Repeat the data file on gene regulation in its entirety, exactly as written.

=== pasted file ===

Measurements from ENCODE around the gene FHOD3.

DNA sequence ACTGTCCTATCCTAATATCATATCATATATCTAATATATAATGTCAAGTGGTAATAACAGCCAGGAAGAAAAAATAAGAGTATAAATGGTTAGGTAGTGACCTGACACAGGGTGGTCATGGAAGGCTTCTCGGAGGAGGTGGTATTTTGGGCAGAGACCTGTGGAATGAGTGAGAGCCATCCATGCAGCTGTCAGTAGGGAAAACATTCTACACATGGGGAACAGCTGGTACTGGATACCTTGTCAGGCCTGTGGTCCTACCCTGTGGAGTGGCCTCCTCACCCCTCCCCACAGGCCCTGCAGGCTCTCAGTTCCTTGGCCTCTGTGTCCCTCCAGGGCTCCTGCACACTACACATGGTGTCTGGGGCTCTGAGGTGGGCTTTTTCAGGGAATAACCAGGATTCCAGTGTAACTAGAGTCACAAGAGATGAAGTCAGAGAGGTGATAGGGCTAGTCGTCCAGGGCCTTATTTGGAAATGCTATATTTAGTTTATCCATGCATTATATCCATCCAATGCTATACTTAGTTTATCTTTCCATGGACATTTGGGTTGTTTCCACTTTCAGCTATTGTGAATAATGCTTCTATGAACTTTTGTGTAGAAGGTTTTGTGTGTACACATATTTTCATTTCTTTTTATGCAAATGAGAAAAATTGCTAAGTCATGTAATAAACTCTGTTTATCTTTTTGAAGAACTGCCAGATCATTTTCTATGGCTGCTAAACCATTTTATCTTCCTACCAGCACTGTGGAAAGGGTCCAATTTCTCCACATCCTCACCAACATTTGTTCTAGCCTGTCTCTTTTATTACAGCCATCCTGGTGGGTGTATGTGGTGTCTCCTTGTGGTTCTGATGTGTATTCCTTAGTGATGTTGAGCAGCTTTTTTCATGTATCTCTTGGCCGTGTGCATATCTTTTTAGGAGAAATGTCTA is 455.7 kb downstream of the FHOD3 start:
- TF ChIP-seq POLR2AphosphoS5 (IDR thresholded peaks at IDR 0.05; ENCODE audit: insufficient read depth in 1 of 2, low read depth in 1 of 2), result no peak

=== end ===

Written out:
Measurements from ENCODE around the gene FHOD3.

DNA sequence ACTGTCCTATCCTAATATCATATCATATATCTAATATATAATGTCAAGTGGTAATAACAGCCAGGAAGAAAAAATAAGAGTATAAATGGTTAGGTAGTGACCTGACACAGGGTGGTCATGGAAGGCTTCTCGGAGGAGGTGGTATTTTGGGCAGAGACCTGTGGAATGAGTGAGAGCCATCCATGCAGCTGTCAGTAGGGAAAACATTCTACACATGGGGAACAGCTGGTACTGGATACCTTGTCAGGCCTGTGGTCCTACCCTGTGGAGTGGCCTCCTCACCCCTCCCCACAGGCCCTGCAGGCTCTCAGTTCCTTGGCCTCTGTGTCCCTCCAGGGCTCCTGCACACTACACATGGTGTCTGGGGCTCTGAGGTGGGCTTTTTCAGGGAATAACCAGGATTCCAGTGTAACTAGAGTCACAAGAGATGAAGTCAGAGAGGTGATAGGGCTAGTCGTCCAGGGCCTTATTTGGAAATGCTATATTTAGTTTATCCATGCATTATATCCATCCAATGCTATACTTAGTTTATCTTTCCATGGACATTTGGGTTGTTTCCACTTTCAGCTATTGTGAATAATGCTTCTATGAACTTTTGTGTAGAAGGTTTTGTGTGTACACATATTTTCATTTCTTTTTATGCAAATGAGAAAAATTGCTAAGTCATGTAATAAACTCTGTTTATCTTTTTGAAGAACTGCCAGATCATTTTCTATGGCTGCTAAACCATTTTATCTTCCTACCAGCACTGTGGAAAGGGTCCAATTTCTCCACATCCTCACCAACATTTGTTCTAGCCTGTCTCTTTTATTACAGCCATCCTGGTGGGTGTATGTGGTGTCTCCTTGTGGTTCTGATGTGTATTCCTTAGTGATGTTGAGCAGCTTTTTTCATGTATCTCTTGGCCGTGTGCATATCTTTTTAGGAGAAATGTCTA is 455.7 kb downstream of the FHOD3 start:
- TF ChIP-seq POLR2AphosphoS5 (IDR thresholded peaks at IDR 0.05; ENCODE audit: insufficient read depth in 1 of 2, low read depth in 1 of 2), result no peak